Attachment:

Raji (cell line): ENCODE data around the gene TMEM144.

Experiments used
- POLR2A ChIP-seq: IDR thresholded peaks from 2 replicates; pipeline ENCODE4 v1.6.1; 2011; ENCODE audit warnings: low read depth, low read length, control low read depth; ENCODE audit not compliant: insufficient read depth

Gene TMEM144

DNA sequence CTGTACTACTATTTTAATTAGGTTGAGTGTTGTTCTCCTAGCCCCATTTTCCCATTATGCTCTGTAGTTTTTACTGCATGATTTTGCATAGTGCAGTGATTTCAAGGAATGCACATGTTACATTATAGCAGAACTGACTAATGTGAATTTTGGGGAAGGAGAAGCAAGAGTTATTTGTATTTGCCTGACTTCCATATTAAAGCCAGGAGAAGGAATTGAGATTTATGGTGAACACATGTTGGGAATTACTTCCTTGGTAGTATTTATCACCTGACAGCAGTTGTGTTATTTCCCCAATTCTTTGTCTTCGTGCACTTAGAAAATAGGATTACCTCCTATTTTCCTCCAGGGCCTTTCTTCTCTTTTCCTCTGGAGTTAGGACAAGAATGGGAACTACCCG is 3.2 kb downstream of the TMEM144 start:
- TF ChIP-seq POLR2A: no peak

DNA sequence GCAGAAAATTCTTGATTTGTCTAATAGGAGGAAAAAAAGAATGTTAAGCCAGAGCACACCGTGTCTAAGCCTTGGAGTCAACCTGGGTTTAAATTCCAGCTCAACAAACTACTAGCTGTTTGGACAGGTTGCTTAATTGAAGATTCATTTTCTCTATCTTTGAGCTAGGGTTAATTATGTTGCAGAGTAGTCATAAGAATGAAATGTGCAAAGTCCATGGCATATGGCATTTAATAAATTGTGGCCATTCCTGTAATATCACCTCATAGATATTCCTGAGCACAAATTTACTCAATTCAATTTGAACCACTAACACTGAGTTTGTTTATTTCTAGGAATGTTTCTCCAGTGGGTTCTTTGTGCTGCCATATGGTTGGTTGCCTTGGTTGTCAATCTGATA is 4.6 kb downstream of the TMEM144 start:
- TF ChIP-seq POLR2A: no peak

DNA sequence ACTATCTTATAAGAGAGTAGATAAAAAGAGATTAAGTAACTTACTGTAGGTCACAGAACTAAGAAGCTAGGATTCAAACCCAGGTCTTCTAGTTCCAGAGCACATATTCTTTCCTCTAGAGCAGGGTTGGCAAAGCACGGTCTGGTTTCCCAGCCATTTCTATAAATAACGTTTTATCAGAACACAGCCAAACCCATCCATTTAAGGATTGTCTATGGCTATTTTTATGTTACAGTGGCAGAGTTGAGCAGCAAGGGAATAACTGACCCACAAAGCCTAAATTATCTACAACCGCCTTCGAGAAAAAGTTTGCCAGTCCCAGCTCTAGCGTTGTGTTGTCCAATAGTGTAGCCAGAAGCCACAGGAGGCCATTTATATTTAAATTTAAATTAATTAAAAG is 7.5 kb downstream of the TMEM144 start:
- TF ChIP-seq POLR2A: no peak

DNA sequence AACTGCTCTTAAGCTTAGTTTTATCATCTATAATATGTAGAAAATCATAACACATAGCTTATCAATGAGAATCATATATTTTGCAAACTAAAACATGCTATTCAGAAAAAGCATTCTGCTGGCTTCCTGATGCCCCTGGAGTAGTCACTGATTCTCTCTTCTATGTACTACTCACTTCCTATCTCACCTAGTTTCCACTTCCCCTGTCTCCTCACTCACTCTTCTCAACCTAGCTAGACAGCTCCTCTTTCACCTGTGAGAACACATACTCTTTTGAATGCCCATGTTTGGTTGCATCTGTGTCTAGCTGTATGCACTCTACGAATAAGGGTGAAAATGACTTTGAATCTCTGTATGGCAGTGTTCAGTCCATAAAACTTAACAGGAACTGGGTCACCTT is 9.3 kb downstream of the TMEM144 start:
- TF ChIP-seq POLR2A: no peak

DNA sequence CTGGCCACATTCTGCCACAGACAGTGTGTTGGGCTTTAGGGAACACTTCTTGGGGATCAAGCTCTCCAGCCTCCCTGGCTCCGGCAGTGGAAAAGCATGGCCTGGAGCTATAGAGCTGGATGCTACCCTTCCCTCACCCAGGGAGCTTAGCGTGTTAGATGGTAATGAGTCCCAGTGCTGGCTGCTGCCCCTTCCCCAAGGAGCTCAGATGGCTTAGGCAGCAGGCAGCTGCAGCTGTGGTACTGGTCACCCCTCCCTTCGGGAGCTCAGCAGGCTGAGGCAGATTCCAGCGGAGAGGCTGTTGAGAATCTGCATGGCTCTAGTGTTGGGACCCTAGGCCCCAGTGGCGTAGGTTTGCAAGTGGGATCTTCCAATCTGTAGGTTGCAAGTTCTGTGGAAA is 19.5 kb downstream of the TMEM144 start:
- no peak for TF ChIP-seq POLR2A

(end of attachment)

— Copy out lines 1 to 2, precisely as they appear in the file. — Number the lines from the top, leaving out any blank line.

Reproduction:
Raji (cell line): ENCODE data around the gene TMEM144.

Experiments used